33 Floral arrangements : POSIES

“Poesy” was the name given to a line of verse engraved on the inner surface of a ring. The related word “posy”, for a bouquet of flowers, arose with the notion that giving a posy might be a message of love, just as a poesy inside a ring could have the same meaning.

37 Start of a Christmas hymn : ADESTE …

The lovely Christmas hymn “Adeste Fideles” (entitled “O Come, All Ye Faithful” in English) was written by one John Francis Wade in the 13th century. Well, he wrote the original four verses, with four more verses being added over time. A kind blog reader pointed out to me that the English translation is in fact a little “off”. The term “adeste” best translates from Latin as “be present, attend”, rather than “come”. The verb “come” appears later in the lyrics in “venite adoremus”, meaning “come, let us worship”.

42 Hit on the noggin : BEAN

Slang terms for “head” include “bean”, “coconut”, “gourd”, “noodle” and “noggin”.

45 Word with power or change : SEA …

A sea change is a change of great significance. The phrase was coined by William Shakespeare in “The Tempest”. The full quotation is:

Full fathom five thy father lies,
Of his bones are coral made,
Those are pearls that were his eyes,
Nothing of him that doth fade,
But doth suffer a sea-change,
into something rich and strange,
Sea-nymphs hourly ring his knell,
Ding-dong.
Hark! now I hear them, ding-dong, bell.

Complete List of Clues/Answers

Across

1 Put down : ABASE
6 Help (out) : BAIL
10 Life phases, in social media lingo : ERAS
14 Katey of “Married … With Children” : SAGAL
15 International chain whose name can be a prefix : OMNI
16 Weather the storm : LAST
17 Not take any chances : PLAY IT SAFE
19 “No ___” : DICE
20 Disavowed MI6 agent in the “Mission: Impossible” franchise : ILSA
21 ___ buco : OSSO
22 Sister of Castor and Pollux : HELEN
23 They’re done on the fly : RUSH JOBS
25 Didn’t beat : LOST TO
26 Prefix with -gram : EPI-
27 Connection between names : … AKA …
28 “Listen …” : GET THIS …
29 “The Rocky Horror Picture Show,” e.g. : CULT CLASSIC
31 In the nick of time : NONE TOO SOON
32 Series that begins on the ice planet Pagodon, with “The” : … MANDALORIAN
33 Possible (but extremely unlikely) setting for a double albatross : PAR FIVE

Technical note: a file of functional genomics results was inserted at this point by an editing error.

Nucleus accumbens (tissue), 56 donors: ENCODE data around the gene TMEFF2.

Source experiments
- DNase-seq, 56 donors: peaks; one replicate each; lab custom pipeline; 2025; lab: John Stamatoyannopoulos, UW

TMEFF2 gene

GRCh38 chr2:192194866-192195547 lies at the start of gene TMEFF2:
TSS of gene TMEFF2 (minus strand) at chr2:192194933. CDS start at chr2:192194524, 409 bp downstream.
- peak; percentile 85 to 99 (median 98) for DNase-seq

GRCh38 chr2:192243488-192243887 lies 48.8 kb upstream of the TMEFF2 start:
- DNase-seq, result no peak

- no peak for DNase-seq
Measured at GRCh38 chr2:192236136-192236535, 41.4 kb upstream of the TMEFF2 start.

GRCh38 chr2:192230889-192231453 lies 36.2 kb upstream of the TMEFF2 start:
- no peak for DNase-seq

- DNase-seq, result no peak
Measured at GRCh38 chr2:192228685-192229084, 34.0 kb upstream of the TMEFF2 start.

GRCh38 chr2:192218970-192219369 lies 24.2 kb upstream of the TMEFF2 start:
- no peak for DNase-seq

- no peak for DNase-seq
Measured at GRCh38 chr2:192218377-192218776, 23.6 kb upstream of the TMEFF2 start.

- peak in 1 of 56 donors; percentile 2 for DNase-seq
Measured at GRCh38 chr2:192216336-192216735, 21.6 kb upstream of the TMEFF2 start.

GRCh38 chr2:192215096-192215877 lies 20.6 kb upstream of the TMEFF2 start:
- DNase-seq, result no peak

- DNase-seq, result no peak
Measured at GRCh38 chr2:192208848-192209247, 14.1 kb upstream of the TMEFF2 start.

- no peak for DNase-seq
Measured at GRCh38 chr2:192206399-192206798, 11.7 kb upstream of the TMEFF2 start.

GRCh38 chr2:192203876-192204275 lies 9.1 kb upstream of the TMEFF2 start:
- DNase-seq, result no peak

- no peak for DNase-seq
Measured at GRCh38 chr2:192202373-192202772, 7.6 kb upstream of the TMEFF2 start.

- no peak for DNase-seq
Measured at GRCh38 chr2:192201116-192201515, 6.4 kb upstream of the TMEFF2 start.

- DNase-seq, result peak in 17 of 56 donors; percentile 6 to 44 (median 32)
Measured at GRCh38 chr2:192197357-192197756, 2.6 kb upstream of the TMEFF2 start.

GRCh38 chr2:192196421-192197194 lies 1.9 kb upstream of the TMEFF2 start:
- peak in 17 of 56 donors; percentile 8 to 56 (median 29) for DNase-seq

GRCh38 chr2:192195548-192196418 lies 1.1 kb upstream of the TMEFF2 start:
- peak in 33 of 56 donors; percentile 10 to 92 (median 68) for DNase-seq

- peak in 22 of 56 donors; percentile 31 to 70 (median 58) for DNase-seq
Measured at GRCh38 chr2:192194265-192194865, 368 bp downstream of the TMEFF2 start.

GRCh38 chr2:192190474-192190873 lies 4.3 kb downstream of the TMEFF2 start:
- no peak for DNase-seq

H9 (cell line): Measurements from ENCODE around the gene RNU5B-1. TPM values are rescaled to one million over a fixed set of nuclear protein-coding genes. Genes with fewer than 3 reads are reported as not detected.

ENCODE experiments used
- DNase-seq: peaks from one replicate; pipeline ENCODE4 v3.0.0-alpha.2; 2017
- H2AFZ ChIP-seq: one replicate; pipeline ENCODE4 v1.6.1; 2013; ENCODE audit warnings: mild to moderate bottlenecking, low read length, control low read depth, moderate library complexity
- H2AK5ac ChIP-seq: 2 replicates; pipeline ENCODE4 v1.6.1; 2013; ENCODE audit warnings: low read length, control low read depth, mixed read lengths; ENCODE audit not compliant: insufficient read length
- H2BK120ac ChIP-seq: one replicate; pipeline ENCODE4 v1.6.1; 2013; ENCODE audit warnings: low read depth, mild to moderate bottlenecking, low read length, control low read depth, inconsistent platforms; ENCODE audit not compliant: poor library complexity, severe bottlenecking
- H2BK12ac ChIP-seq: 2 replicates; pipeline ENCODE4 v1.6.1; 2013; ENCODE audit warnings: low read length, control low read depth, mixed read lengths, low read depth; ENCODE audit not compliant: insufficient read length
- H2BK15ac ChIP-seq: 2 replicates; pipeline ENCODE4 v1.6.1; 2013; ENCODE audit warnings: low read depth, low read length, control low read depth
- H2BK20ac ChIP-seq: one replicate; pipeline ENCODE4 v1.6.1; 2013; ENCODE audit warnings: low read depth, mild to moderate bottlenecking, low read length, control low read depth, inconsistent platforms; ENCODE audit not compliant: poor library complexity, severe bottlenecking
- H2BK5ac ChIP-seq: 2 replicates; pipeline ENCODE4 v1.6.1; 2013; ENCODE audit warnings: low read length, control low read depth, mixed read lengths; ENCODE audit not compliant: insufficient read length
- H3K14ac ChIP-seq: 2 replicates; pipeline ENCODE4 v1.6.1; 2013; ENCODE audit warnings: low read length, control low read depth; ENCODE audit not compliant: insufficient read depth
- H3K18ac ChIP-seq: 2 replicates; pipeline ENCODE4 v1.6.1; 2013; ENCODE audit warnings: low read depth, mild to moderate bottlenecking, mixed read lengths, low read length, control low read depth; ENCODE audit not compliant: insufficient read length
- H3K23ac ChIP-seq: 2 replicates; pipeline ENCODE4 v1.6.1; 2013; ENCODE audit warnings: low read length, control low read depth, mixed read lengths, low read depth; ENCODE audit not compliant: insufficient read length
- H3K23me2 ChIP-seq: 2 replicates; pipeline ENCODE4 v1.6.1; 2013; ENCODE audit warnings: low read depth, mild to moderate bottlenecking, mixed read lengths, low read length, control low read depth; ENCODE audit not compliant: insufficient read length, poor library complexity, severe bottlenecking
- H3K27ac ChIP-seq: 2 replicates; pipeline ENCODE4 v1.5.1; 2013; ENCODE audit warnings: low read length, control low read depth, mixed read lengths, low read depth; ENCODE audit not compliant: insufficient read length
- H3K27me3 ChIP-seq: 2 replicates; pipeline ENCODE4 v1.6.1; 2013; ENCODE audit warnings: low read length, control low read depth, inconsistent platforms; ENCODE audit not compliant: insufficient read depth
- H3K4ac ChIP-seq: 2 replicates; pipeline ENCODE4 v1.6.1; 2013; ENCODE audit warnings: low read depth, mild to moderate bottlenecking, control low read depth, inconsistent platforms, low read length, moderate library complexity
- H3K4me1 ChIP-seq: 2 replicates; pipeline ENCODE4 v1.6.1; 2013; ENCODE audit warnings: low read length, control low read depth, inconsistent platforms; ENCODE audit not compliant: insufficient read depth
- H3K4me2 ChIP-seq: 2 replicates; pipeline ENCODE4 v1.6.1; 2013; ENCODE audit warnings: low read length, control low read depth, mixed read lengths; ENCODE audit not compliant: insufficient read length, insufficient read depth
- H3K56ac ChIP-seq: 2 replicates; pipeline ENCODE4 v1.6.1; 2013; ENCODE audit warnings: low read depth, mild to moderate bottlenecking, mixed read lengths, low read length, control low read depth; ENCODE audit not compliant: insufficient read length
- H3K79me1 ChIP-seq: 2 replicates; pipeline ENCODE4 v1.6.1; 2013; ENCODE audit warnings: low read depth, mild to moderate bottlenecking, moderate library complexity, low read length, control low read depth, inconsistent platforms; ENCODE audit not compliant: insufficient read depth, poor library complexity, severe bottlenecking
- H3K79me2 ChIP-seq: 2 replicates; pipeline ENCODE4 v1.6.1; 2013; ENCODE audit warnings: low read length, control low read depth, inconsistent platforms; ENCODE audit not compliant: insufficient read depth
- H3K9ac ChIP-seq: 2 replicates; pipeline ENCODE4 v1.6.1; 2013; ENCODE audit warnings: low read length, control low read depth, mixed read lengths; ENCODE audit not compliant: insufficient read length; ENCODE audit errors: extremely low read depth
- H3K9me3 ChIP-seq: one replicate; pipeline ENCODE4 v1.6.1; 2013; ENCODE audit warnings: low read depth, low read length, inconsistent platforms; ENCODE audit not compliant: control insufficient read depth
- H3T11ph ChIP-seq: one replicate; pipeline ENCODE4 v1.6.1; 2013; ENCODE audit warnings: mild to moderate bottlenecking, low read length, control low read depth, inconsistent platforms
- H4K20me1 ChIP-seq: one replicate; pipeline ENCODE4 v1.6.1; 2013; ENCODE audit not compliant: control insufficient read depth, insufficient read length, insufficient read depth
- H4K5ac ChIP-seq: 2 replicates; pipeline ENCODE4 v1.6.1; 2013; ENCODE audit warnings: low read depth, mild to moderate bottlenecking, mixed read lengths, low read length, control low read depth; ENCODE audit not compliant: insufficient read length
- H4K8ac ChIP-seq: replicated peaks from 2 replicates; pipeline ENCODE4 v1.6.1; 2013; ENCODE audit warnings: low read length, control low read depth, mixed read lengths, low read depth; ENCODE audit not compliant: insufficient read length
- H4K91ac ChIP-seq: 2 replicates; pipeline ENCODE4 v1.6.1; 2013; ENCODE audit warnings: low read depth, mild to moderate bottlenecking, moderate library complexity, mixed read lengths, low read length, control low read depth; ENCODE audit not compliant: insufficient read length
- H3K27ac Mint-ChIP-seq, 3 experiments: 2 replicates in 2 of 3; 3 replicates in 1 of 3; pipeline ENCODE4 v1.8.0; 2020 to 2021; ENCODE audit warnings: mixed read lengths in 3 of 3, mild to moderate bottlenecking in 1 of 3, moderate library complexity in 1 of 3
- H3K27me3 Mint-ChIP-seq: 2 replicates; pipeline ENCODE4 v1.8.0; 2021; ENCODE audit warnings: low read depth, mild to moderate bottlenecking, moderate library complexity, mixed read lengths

34 Sign : INK
35 Nutrition fig. : RDA
38 How salmon is served in nigiri sushi, but not in sashimi : ON RICE
39 Large wine cask : HOGSHEAD
41 Something a rival may throw : SHADE
42 Set of rounds : BOUT
43 “Alas!” : OH ME!
44 Tiny scrap : IOTA
45 Big ticket purchase? : SEASON PASS
47 The Phoenix of the N.C.A.A. : ELON
48 Noble figure : EARL
49 Pioneer in I.Q. testing : BINET
50 Muralist who was a colleague of Dalí : SERT
51 Boy’s name consisting of an English word followed by its Spanish equivalent : ANDY
52 Take : ANGLE

Down

1 Shoot for the moon : ASPIRE
2 Crumple : BALL UP
3 Writer of the 2009 autobiography “Open” : AGASSI
4 “Open wide” : SAY “AH”
5 Man’s name that’s an anagram of 9-Down : ELI
6 Video game climax : BOSS BATTLE
7 Collect : AMASS
8 Modern lead-in to mania : INFO-
9 “Of course, I remember you!,” perhaps : LIE
10 Heir to the throne, traditionally : ELDEST SON
11 Very slender : RAIL THIN
12 Hedonist’s opposite : ASCETIC
13 Workers who must be quick with their hands : STENOS
18 Experienced a pregnant pause? : TOOK LEAVE
22 Relaxing baths : HOT SOAKS
24 Affliction treated in newborns with phototherapy : JAUNDICE
25 Giving quarters, say : LEASING TO
28 How one might emerge with a victory : GLORIOUSLY
29 Secret lover? : CONFIDANT
30 Murmur : COO
31 Character who’s heard but not seen : NARRATOR
32 Way down below? : MANHOLE
33 Floral arrangements : POSIES
35 Fix in a museum, maybe : REHANG
36 ___ bug (long-limbed predatory insect) : DAMSEL
37 Start of a Christmas hymn : ADESTE …
39 Collect, collect, collect : HOARD
40 Pickup line : HOP IN
42 Hit on the noggin : BEAN
45 Word with power or change : SEA …
46 Org. concerned with traveling : NBA

13 thoughts on “0127-24 NY Times Crossword 27 Jan 24, Saturday”

  1. I knew I’d pay for yesterday’s speedy solve. Today was a bugger for me. Nothing clicked. That said, I actually finished with no errors or lookups…in 32:33.😁

  2. 15:17, no errors. I don’t remember it all that well, as I’m still working on one corner of today’s WSJ “Stumper” and I think doing the rest of it caused brain damage … 😜.

    1. And … after one Google that provided me with the last three letters of a certain dramatist’s name at 21-Across, I finally managed to complete the “Stumper” correctly. However: if anyone here does the puzzle and has a good explanation for the clue for 13-Down (which, IMHO, goes beyond vague and obscure into borderline-and-possibly-incorrect territory), please clue me in … 🙂.

  3. 25:25. Same error(s) as Bruce oLDEST/oRA.

    Throwing SHADE is new to me. I don’t ever remember hearing that phrase. Throwing sh**? THAT I’ve heard of…

    Bruce – I liked the egg example yesterday. I think you could add milk as something that has been good for you or not several times.

    Best –

  4. 9:04, no errors. Definitely one I wish I could review if the recording rig was working right. Lower right was maybe 4-5 minutes of that.

    1. Ditto.
      Lower right was a bit of a bitch but otherwise a breeze for a Saturday.
      27 min., , 1/2 on lower right,2 errors.

  5. 17:50 no errors. Needed almost 2 cumulative minutes to make sure of ELDEST/OLDEST, NARRATOR/NARRATER and BINET/BONET.

  6. A fairly smooth solve for me, oddly enough. I had more trouble with Thursday’s offering than today’s. POSIES seemed like an awkward fill
    given the clue, but logic prevailed.